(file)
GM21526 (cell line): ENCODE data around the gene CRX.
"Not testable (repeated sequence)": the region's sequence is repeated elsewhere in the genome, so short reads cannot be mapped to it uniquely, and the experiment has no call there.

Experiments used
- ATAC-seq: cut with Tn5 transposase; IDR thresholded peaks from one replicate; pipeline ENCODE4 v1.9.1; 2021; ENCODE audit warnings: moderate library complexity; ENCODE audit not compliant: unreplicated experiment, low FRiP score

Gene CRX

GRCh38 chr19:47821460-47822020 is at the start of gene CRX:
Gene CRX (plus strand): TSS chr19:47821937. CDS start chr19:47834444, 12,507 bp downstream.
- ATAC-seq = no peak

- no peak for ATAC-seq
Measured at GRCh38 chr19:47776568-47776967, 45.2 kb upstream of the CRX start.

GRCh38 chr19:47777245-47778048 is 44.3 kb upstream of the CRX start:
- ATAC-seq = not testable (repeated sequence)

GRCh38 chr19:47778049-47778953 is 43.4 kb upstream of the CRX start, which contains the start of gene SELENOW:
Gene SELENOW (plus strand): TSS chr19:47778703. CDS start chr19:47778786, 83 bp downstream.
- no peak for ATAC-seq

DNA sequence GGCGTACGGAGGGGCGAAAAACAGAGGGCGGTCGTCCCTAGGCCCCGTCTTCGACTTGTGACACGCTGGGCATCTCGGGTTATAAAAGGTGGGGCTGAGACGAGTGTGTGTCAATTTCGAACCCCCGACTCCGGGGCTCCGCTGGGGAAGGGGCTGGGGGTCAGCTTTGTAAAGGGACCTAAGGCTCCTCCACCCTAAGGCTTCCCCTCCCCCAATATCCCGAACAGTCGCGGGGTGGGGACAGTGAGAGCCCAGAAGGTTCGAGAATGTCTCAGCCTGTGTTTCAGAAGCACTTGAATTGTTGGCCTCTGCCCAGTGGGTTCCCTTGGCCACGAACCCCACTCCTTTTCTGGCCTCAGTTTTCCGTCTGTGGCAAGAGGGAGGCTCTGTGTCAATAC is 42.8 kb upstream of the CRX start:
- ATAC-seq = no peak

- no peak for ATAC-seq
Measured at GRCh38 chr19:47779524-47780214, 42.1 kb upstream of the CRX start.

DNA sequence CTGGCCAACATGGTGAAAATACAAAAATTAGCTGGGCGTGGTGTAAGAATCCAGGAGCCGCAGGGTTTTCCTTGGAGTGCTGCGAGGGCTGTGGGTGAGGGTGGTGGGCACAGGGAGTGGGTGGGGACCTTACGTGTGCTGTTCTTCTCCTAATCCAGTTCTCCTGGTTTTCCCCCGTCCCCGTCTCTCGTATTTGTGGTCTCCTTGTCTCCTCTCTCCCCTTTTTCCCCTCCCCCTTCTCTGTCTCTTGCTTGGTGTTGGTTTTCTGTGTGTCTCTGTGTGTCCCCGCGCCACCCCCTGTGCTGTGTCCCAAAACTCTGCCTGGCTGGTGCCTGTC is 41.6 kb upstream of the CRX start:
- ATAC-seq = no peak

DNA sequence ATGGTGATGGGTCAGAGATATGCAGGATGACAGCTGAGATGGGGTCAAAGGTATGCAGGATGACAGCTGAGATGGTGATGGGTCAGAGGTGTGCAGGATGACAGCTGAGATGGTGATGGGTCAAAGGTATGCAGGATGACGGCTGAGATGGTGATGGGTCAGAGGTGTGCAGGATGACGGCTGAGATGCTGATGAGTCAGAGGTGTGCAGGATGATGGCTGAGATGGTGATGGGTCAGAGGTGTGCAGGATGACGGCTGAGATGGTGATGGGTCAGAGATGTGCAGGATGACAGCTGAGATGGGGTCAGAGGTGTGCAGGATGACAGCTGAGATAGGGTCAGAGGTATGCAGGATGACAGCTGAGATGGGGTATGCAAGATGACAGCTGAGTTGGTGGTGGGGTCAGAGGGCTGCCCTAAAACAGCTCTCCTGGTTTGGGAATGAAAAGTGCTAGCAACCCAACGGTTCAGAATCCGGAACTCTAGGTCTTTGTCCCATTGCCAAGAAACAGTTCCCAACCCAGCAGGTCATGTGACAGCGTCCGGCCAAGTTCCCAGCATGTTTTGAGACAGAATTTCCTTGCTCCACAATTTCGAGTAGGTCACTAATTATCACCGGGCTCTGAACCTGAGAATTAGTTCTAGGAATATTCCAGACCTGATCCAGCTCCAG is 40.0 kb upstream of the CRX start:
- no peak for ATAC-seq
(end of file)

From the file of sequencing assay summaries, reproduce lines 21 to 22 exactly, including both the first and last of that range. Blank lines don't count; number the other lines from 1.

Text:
- ATAC-seq = no peak

DNA sequence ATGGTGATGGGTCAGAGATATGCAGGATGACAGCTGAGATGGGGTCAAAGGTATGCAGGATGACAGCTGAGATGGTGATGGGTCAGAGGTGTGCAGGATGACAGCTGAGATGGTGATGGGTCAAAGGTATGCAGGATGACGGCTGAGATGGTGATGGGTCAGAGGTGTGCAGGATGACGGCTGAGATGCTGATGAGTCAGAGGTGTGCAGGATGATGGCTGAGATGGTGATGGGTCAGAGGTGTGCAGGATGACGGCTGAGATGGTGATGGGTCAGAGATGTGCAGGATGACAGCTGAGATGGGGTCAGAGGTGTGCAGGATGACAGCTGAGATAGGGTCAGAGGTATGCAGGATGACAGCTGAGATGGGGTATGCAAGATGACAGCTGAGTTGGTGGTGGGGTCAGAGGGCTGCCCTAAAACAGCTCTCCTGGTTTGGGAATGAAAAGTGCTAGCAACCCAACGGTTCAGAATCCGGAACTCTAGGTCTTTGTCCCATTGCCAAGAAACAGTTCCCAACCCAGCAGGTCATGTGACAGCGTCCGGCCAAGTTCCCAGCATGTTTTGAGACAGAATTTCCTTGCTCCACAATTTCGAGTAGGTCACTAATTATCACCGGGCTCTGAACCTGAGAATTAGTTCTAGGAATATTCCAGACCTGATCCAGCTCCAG is 40.0 kb upstream of the CRX start: